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How Does BBS Work?

BBS is the gateway to a Ph.D. in the biological and biomedical sciences at Yale. Rather than applying to and entering a Ph.D. program upon admission, students instead apply to and spend their first year within one of 8 interest-based areas called Tracks:

  1. Biochemistry, Quantitative Biology, Biophysics, and Structural Biology (BQBS)
  2. Computational Biology and Bioinformatics (CBB)
  3. Immunology
  4. Microbiology
  5. Molecular Cell Biology, Genetics, and Development (MCGD)
  6. Neuroscience
  7. Plant Molecular Biology (PMB)
  8. Translational Molecular Medicine, Pharmacology, and Physiology (TMMPP)

This Track-based first year training environment enables students to explore and refine their research interests before having to commit to a particular Ph.D discipline. Regardless of a student’s home Track, elective courses, faculty labs, and seminars throughout the university remain available. A typical student's course of study follows the schedule below:

Year 1 - Students will typically take two to four courses per semester and will conduct two to four lab rotations over the course of the year. Each Track has a faculty Director who helps first-year students select courses and find suitable lab rotations.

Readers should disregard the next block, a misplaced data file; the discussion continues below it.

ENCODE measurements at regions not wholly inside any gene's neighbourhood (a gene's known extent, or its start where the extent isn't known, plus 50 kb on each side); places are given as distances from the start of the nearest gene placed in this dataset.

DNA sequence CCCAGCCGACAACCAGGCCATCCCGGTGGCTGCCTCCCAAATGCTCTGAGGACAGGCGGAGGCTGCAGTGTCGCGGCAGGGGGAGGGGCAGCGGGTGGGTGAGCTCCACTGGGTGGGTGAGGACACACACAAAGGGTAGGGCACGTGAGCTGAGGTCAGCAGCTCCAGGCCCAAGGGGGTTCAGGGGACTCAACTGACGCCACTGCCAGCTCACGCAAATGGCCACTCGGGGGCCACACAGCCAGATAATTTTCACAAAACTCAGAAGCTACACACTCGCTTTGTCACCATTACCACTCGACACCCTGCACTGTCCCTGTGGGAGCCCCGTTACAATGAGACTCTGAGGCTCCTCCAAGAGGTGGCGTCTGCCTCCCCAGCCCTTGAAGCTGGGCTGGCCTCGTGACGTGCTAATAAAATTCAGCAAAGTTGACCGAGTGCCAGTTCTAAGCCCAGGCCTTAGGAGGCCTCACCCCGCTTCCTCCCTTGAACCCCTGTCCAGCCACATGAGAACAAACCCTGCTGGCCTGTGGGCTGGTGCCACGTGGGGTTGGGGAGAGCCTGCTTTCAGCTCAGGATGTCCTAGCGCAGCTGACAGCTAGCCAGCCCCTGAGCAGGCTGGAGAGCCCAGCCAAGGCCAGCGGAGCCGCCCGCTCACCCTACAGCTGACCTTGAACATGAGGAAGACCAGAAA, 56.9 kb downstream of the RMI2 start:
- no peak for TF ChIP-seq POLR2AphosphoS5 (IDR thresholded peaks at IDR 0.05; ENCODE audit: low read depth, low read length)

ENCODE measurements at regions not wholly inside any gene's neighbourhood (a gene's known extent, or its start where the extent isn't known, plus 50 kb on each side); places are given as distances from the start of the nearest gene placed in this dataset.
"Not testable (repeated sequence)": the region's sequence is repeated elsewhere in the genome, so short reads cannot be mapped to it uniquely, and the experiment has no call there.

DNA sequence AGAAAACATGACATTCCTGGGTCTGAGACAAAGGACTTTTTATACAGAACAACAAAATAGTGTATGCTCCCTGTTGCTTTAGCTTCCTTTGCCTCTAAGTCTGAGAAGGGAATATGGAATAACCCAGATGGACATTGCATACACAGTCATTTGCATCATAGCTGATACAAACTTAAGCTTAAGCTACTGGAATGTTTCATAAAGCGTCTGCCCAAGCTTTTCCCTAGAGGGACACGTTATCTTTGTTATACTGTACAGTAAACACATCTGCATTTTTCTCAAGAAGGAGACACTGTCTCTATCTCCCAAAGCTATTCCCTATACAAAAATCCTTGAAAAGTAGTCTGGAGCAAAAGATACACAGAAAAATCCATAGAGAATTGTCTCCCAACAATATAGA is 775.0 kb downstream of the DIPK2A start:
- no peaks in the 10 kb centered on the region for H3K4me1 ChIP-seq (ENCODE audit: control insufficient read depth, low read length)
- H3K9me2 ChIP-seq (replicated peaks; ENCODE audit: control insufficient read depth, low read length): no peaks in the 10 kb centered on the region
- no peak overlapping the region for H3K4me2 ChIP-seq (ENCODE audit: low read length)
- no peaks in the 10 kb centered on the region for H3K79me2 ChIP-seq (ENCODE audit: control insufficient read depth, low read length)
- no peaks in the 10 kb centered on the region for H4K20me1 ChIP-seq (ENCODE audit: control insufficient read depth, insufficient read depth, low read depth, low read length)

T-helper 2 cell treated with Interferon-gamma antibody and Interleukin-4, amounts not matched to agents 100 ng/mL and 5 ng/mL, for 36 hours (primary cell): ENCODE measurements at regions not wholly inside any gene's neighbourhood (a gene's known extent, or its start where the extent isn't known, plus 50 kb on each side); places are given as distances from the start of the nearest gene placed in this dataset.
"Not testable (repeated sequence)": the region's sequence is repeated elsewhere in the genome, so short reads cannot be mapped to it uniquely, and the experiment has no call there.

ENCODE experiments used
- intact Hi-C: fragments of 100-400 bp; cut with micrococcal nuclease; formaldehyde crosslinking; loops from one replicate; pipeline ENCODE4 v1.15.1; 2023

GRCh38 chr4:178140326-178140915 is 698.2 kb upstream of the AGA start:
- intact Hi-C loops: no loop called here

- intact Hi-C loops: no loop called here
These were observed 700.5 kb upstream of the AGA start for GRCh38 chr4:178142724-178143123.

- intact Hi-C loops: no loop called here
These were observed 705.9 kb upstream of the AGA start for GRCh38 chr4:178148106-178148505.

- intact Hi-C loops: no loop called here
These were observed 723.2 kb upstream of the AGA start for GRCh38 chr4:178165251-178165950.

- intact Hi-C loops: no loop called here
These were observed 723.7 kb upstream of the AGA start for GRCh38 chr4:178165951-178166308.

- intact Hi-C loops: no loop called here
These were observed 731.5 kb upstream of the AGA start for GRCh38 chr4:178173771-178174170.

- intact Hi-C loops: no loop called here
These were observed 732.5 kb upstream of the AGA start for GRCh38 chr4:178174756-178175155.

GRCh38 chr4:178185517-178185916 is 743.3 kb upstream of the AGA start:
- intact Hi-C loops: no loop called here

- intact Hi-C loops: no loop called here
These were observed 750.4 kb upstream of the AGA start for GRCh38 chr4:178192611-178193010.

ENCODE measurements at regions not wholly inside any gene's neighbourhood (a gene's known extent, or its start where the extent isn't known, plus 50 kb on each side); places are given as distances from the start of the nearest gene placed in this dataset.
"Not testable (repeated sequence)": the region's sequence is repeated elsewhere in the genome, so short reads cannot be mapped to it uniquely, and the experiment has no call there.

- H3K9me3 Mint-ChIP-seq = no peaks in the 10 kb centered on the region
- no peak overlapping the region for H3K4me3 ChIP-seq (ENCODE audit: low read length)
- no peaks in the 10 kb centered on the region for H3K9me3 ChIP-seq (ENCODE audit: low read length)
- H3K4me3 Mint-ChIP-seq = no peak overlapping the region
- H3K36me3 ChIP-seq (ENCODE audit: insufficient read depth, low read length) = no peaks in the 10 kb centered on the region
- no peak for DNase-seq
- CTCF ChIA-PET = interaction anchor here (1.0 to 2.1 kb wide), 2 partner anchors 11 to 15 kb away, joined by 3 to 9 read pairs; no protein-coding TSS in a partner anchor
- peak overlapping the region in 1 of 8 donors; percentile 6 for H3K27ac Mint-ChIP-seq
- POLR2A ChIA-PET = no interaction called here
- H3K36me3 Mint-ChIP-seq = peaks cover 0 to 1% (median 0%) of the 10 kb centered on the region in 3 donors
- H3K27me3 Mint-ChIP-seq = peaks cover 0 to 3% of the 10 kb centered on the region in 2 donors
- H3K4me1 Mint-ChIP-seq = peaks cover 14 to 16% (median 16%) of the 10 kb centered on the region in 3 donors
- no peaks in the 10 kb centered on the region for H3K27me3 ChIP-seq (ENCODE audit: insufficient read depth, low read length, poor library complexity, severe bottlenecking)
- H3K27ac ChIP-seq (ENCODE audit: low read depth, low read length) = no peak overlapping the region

Year 2 – Prior to the start of the second year, students select a thesis adviser in whose lab they will conduct their doctoral research. At the beginning of the second year they leave their BBS Track and formally join one of these 12 Ph.D.-granting programs:

Cell Biology / Cellular & Molecular Physiology / Computational Biology & Bioinformatics / Experimental Pathology / Genetics / Immunobiology / Interdepartmental Neuroscience Program / Microbiology / Molecular Biophysics & Biochemistry / Molecular, Cellular, and Developmental Biology / Pharmacology / Translational Biomedicine

Students in Year 2 complete the course requirements for the graduate program they have joined, take a qualifying exam, act as teaching assistants in lecture or lab courses, and begin thesis research.

Year 3 and Beyond – Students focus primarily on thesis research, publishing their results, and presenting their work at scientific meetings.

The median time-to-degree is 5.7 years, as defined as time to receipt of the diploma. Yale awards diplomas only two times per year, and students complete their graduate training up to 8 months prior to receipt of their diplomas.